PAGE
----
Choosing my subjects
Why subject choices are important
Your subject choices can have an impact on what you study at college or university, and what job you go on to in the future. So, you probably have a lot of questions.
How will English help you? Will maths and chemistry be important in your career? Should you take music forward? There are a lot of things to think through before making your decision.
You might be unsure what direction you want your career to take yet – that's fine. It just means you need to keep your options open when you're picking your subjects and keep them quite broad. You could choose some subjects which are known as ‘facilitating subjects’. This means they’re asked for more often than others for courses and jobs*. These include things like Maths, English, Physics, Biology, Chemistry, History, Geography and Languages.
Five big questions to answer when you're choosing your subjects
Answering these questions will help when you’re making your decision. You can use them to put together a shortlist of subjects.
What do others think you’re good at?
Talk to your parents, friends, family, teachers and careers adviser. What do they think would suit you and why? Ask for their opinions, and see how they weigh up with your own thoughts.
How do you like to learn?
Do you like English and drama because you get to talk and listen? Or woodwork because you are good with your hands? Working out how you like to learn can help you choose your subjects.
Where could they take you?
Know what you want to do when you leave school? Picking the right subjects could help you get there, or keep your options open if you haven’t decided yet.
What subjects do you enjoy?
You're more likely to get better marks in subjects that you find interesting. Does time fly by in some subjects and go at a snail’s pace in others?
Does your school offer Foundation Apprenticeships? If so, make sure you think about it as one of your options during subject choices.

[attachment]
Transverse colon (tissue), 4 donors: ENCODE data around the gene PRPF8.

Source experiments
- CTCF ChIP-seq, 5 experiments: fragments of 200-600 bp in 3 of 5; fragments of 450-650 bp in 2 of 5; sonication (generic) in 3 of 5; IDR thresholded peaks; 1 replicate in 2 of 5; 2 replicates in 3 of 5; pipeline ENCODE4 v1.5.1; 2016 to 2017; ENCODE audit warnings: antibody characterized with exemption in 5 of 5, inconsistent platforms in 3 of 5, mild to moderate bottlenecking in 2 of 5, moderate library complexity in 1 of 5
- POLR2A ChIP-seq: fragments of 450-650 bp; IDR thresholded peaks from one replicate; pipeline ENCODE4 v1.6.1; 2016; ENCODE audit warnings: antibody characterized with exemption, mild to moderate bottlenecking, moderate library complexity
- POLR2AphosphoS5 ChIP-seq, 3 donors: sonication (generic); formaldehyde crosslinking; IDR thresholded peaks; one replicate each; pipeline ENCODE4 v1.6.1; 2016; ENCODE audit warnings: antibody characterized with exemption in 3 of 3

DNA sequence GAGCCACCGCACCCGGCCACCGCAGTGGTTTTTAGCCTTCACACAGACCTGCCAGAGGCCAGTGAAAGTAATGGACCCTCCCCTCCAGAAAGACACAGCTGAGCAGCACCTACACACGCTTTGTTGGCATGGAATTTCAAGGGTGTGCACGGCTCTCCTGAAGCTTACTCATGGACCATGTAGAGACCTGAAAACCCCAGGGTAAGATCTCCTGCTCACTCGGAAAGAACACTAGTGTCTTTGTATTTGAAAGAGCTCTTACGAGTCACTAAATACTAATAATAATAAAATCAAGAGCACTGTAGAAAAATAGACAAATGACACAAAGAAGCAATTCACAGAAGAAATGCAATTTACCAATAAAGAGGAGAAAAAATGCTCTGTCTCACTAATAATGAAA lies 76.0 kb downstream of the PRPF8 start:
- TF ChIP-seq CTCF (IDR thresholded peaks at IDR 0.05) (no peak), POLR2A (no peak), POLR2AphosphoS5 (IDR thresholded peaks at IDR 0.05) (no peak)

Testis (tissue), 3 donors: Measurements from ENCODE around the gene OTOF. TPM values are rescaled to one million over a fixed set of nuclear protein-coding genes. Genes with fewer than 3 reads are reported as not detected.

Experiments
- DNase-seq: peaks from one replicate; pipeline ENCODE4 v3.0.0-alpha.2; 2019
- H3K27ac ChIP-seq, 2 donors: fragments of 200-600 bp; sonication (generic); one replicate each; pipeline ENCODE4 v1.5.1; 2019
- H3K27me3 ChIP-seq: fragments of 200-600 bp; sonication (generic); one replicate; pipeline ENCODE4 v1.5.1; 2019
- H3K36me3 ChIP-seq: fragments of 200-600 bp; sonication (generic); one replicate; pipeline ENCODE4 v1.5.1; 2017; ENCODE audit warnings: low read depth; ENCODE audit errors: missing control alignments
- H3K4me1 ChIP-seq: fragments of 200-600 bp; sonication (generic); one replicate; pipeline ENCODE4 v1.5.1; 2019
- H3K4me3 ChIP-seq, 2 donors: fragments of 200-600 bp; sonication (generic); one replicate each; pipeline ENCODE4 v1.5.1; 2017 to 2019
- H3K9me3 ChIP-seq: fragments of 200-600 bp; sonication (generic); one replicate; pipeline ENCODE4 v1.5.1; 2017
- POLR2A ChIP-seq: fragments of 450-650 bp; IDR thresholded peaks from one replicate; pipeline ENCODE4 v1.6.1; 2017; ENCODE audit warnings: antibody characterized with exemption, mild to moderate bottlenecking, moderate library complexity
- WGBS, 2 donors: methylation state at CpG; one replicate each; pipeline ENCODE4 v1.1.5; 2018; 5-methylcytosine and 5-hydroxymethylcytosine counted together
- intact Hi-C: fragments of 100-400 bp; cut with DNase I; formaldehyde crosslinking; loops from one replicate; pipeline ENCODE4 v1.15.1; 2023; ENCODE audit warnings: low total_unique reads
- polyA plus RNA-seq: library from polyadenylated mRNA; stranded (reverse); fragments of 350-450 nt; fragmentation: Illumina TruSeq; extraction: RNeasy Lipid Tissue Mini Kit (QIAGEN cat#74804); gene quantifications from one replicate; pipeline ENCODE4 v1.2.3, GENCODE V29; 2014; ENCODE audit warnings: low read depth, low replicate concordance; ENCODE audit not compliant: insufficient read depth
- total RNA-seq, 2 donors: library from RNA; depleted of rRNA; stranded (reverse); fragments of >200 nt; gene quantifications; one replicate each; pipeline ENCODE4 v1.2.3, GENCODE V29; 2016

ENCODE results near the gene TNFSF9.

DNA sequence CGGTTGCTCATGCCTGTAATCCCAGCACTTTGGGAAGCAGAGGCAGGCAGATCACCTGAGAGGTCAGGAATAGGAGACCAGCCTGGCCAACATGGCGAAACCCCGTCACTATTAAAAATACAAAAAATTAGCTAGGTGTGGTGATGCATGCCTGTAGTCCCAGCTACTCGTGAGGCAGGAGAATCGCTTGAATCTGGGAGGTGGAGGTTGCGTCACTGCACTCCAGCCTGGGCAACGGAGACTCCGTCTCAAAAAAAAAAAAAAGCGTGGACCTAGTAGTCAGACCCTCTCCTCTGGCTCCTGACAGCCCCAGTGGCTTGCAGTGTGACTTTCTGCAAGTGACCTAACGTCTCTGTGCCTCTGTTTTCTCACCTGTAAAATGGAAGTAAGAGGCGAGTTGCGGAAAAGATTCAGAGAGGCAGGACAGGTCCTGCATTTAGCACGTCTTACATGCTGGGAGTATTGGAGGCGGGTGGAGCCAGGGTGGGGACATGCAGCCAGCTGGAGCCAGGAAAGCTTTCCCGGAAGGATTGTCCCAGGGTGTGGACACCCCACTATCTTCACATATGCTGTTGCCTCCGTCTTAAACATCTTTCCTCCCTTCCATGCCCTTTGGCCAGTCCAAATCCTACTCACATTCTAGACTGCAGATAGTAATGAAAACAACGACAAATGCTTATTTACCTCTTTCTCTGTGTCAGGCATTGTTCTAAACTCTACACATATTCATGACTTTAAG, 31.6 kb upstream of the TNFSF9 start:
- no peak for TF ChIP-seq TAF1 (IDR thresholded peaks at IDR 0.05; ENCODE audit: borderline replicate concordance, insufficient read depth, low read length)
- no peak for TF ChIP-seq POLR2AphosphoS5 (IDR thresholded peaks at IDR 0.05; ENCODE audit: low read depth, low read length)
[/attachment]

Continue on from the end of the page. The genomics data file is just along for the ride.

It could open up some exciting opportunities.
What to avoid
It’s easy to choose subjects for the wrong reasons, too. Avoid picking subjects just because:
- You like the teacher – the teacher may change
- There isn’t much homework – that will change
- Your friends are taking the subject – it might be right for them, but not for you
Think something is a boys or girls subject? There’s no such thing. Careers expert Beth Urquhart explains why you shouldn’t let stereotypes get in the way of picking the subjects you want.
Jobs of the future
The world of work is always changing – the World Future Society’s Thomas Frey predicts that by 2030, two billion jobs which are pretty common just now will disappear**. The good side to this? You could end up working on something we don’t even know about yet.
A few years ago, social media, online banking, and 3D printing didn’t exist. Neither did the jobs they created.
As technology continues to advance, so will the jobs which are available***. A few years from now, you might find yourself working in organ manufacturing, robotic communication, nanotechnology or even space travel.
Our society will change too, with people living longer and cities growing bigger. In response, we’ll need people to work in health and social care. Jobs will be created to deal with waste management, and increased demand for power, food, and housing.
And we’ll also need people who can predict the next big trends – analysing the huge amount of data we’re now collecting about our lives to make decisions about where money is spent.
So how do you prepare?
The job profiles in the My career options section give you an idea of what opportunities there will be in the future.
You can also use the search to find out about the industries which are growing in Scotland.
There are some skills which will be useful no matter how things change – being adaptable, resilient, resourceful, and good at solving problems, for example. What subjects could help you with these?
*Source: Russell Group Informed Choices paper
**Source: Thomas Frey – 162 Future Jobs: Preparing for jobs that don’t yet exist
*** Source: UKCES The Future of Work: Jobs and skills in 2030